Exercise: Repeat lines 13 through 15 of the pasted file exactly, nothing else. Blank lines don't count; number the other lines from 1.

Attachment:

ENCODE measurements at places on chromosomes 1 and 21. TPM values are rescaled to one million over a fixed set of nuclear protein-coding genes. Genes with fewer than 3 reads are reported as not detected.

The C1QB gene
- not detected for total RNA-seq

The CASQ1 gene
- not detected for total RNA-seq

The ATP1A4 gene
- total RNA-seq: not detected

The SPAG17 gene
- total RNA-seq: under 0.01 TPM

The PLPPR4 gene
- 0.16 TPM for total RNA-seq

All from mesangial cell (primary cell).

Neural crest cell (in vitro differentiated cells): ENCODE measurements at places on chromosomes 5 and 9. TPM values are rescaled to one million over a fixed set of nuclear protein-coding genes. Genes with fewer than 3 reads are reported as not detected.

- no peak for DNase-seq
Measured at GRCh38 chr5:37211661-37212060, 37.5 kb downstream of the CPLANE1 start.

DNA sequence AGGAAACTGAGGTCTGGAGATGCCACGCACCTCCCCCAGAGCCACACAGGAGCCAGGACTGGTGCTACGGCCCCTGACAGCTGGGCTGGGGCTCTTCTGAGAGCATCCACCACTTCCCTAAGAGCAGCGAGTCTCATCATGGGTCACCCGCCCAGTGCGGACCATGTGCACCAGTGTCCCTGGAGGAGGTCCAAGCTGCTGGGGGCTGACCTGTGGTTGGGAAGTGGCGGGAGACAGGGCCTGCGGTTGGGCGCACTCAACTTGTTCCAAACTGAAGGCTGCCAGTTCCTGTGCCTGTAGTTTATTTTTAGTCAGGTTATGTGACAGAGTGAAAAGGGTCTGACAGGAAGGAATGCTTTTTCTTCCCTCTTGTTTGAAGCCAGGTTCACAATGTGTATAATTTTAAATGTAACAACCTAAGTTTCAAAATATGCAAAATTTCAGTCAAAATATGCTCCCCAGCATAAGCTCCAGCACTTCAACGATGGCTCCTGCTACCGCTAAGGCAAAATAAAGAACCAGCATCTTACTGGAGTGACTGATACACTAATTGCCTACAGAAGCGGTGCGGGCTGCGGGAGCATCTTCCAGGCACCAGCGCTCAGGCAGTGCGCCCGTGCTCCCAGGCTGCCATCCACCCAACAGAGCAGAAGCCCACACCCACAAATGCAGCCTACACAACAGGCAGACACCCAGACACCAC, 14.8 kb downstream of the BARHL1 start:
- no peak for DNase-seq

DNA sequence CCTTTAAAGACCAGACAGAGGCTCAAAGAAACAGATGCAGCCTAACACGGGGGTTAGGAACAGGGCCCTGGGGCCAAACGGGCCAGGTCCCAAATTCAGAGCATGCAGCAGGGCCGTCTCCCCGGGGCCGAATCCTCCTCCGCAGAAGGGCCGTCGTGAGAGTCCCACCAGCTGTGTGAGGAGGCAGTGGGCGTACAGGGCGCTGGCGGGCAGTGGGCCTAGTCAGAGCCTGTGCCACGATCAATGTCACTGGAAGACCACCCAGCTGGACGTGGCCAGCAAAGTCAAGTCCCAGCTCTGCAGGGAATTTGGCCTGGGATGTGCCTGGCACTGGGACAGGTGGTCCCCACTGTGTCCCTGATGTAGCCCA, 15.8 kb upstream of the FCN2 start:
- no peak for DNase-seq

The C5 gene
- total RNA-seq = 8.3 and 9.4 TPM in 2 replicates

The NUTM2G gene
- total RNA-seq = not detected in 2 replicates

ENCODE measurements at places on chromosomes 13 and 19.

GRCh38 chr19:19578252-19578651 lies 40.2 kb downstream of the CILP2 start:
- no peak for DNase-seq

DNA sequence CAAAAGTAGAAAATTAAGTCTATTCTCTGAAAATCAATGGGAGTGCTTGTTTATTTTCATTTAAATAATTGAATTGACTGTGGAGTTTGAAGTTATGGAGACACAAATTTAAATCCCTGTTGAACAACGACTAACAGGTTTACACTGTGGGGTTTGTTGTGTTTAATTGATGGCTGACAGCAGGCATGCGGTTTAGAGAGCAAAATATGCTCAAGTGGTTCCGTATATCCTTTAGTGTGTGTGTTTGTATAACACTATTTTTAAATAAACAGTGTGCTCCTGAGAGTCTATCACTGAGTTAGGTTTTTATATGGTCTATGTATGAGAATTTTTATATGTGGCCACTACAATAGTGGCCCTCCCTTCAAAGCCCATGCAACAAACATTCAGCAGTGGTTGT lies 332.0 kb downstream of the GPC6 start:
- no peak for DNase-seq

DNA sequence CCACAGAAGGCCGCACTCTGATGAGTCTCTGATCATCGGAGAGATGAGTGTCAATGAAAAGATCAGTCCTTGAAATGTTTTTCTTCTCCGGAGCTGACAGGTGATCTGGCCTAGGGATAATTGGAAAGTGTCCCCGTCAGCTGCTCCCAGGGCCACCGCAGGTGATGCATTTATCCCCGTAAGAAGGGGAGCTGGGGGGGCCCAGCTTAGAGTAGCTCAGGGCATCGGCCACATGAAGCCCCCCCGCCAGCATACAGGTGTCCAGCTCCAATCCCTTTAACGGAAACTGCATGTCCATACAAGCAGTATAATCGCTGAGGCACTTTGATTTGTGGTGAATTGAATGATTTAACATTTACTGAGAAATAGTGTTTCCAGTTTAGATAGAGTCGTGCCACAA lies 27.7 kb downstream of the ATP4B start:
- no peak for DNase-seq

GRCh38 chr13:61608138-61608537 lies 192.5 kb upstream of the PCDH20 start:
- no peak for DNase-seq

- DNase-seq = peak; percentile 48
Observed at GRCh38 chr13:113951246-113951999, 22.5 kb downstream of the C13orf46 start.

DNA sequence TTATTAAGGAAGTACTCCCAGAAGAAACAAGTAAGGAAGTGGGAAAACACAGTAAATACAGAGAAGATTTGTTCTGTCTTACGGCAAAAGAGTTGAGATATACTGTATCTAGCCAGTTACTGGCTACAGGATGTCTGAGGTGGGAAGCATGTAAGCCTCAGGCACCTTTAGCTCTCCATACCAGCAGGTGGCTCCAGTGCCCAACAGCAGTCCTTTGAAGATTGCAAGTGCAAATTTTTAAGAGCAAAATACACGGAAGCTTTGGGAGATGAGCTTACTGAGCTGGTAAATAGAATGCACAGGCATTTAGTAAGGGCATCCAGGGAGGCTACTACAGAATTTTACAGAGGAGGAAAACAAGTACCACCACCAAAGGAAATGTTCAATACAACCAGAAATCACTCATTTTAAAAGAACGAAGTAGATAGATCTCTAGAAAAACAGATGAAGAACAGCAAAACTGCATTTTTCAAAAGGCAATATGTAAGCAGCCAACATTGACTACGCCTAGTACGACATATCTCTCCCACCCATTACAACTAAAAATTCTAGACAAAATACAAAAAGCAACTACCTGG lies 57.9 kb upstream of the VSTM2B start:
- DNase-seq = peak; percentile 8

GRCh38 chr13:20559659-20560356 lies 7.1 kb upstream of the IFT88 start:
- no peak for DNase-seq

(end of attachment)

Neural crest cell (in vitro differentiated cells): ENCODE measurements at places on chromosomes 5 and 9. TPM values are rescaled to one million over a fixed set of nuclear protein-coding genes. Genes with fewer than 3 reads are reported as not detected.

- no peak for DNase-seq
Measured at GRCh38 chr5:37211661-37212060, 37.5 kb downstream of the CPLANE1 start.